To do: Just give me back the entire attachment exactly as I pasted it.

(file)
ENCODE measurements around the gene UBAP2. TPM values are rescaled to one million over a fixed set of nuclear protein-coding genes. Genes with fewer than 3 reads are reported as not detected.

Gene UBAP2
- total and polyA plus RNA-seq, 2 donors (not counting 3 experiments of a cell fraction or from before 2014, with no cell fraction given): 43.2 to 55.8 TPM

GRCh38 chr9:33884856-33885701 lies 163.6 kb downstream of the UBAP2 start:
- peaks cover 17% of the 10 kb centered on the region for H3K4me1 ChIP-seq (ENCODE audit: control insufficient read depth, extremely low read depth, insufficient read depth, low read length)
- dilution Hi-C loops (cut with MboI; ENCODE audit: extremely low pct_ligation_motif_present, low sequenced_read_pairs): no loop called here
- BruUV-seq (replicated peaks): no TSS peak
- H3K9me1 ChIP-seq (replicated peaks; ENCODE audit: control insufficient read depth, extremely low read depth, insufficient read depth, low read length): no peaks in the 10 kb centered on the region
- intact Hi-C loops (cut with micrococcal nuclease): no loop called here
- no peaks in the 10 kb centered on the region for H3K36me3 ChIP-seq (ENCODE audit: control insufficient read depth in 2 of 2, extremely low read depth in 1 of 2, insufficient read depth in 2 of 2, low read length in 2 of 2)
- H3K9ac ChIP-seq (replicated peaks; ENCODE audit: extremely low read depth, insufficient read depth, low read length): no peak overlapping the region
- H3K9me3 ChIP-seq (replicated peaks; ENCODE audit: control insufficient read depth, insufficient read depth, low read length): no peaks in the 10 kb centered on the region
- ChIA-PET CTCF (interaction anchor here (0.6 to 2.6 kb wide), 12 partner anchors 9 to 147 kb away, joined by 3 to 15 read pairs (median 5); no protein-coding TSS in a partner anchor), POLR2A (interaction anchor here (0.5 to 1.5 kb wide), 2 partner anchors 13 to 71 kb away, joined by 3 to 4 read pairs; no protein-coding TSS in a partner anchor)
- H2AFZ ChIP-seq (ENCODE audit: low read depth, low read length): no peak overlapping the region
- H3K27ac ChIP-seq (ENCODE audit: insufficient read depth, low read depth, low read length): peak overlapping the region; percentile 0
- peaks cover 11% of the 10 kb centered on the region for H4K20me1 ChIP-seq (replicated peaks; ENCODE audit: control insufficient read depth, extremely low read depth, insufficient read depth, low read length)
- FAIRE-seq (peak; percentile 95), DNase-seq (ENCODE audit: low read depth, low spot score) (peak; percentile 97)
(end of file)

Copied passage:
ENCODE measurements around the gene UBAP2. TPM values are rescaled to one million over a fixed set of nuclear protein-coding genes. Genes with fewer than 3 reads are reported as not detected.

Gene UBAP2
- total and polyA plus RNA-seq, 2 donors (not counting 3 experiments of a cell fraction or from before 2014, with no cell fraction given): 43.2 to 55.8 TPM

GRCh38 chr9:33884856-33885701 lies 163.6 kb downstream of the UBAP2 start:
- peaks cover 17% of the 10 kb centered on the region for H3K4me1 ChIP-seq (ENCODE audit: control insufficient read depth, extremely low read depth, insufficient read depth, low read length)
- dilution Hi-C loops (cut with MboI; ENCODE audit: extremely low pct_ligation_motif_present, low sequenced_read_pairs): no loop called here
- BruUV-seq (replicated peaks): no TSS peak
- H3K9me1 ChIP-seq (replicated peaks; ENCODE audit: control insufficient read depth, extremely low read depth, insufficient read depth, low read length): no peaks in the 10 kb centered on the region
- intact Hi-C loops (cut with micrococcal nuclease): no loop called here
- no peaks in the 10 kb centered on the region for H3K36me3 ChIP-seq (ENCODE audit: control insufficient read depth in 2 of 2, extremely low read depth in 1 of 2, insufficient read depth in 2 of 2, low read length in 2 of 2)
- H3K9ac ChIP-seq (replicated peaks; ENCODE audit: extremely low read depth, insufficient read depth, low read length): no peak overlapping the region
- H3K9me3 ChIP-seq (replicated peaks; ENCODE audit: control insufficient read depth, insufficient read depth, low read length): no peaks in the 10 kb centered on the region
- ChIA-PET CTCF (interaction anchor here (0.6 to 2.6 kb wide), 12 partner anchors 9 to 147 kb away, joined by 3 to 15 read pairs (median 5); no protein-coding TSS in a partner anchor), POLR2A (interaction anchor here (0.5 to 1.5 kb wide), 2 partner anchors 13 to 71 kb away, joined by 3 to 4 read pairs; no protein-coding TSS in a partner anchor)
- H2AFZ ChIP-seq (ENCODE audit: low read depth, low read length): no peak overlapping the region
- H3K27ac ChIP-seq (ENCODE audit: insufficient read depth, low read depth, low read length): peak overlapping the region; percentile 0
- peaks cover 11% of the 10 kb centered on the region for H4K20me1 ChIP-seq (replicated peaks; ENCODE audit: control insufficient read depth, extremely low read depth, insufficient read depth, low read length)
- FAIRE-seq (peak; percentile 95), DNase-seq (ENCODE audit: low read depth, low spot score) (peak; percentile 97)